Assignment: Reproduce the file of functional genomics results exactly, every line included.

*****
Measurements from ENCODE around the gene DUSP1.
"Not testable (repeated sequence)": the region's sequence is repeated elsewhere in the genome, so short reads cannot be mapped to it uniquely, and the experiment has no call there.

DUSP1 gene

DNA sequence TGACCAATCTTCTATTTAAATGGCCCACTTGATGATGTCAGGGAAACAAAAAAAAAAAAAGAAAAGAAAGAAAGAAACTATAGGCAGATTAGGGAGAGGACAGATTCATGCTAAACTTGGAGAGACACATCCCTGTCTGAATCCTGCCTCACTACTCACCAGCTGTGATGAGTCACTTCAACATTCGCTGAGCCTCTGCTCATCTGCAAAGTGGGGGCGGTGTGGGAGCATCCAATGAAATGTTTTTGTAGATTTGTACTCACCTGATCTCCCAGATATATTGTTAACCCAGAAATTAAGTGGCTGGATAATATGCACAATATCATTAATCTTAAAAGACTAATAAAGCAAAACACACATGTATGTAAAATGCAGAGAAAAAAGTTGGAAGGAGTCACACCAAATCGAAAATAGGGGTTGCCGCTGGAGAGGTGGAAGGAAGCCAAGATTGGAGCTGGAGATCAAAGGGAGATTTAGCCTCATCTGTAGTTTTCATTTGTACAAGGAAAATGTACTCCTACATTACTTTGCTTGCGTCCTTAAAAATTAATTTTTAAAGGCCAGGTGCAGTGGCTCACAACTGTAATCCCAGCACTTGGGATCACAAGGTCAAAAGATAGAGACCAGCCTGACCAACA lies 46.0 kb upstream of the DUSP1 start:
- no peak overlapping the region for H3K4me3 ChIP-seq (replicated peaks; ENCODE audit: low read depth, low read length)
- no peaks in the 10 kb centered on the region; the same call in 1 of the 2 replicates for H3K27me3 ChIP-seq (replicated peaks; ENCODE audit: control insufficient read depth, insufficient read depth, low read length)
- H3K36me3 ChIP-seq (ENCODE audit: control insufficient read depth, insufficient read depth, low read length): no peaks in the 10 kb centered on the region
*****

Measurements from ENCODE around the gene DUSP1.
"Not testable (repeated sequence)": the region's sequence is repeated elsewhere in the genome, so short reads cannot be mapped to it uniquely, and the experiment has no call there.

DUSP1 gene

DNA sequence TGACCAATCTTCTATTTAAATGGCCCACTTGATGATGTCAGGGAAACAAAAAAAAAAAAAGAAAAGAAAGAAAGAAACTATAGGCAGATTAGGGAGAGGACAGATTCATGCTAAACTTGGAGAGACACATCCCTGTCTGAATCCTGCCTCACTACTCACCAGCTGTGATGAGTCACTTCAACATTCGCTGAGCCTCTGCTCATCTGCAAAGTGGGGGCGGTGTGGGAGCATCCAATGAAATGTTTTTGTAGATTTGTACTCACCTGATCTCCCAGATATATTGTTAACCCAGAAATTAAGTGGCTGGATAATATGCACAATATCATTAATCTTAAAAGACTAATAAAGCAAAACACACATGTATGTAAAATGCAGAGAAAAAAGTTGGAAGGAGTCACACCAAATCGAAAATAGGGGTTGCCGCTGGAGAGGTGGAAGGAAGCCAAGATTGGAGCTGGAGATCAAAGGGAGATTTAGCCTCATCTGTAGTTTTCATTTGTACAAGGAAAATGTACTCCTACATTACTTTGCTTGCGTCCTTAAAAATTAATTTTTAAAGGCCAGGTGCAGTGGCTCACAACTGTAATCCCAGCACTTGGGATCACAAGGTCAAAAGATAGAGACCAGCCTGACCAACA lies 46.0 kb upstream of the DUSP1 start:
- no peak overlapping the region for H3K4me3 ChIP-seq (replicated peaks; ENCODE audit: low read depth, low read length)
- no peaks in the 10 kb centered on the region; the same call in 1 of the 2 replicates for H3K27me3 ChIP-seq (replicated peaks; ENCODE audit: control insufficient read depth, insufficient read depth, low read length)
- H3K36me3 ChIP-seq (ENCODE audit: control insufficient read depth, insufficient read depth, low read length): no peaks in the 10 kb centered on the region